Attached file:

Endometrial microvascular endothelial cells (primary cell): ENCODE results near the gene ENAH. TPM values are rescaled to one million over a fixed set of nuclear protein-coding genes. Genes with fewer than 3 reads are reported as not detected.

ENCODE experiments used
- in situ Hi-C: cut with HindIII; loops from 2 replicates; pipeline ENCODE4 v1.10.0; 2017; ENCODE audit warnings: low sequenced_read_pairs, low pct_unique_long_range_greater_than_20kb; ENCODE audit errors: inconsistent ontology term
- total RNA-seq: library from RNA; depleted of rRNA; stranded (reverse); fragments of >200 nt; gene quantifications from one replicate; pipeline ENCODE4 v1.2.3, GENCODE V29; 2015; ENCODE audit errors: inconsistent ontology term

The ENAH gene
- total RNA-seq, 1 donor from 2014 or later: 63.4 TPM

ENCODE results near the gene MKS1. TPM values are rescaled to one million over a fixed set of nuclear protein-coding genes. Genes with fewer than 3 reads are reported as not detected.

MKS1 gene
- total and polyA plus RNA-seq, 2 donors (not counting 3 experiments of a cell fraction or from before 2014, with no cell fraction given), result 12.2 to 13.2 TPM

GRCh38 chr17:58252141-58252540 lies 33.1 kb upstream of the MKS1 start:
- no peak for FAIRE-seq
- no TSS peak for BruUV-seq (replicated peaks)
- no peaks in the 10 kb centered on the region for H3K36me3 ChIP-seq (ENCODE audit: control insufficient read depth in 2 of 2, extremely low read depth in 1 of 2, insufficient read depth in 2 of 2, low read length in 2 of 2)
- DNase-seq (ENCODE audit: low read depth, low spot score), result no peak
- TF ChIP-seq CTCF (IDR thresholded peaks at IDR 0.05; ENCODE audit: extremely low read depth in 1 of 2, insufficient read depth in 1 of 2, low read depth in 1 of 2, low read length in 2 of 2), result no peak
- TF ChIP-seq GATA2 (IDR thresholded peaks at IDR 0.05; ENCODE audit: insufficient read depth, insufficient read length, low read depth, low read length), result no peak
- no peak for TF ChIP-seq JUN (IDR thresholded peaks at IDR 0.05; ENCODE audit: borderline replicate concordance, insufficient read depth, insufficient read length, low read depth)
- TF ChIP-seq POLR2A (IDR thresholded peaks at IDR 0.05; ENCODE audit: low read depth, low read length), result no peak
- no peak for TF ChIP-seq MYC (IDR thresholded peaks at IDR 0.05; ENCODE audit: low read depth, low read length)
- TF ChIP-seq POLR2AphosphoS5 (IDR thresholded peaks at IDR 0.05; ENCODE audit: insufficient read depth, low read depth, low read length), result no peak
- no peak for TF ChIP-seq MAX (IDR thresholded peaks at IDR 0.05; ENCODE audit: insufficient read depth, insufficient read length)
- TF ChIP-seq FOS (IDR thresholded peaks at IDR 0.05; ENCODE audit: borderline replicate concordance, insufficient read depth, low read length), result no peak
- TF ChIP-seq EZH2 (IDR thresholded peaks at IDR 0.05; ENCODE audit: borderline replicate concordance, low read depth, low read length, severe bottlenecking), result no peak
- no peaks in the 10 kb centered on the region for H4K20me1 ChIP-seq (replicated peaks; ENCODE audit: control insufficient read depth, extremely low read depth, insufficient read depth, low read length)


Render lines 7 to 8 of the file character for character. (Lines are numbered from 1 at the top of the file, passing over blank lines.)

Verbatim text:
ENCODE results near the gene MKS1. TPM values are rescaled to one million over a fixed set of nuclear protein-coding genes. Genes with fewer than 3 reads are reported as not detected.

MKS1 gene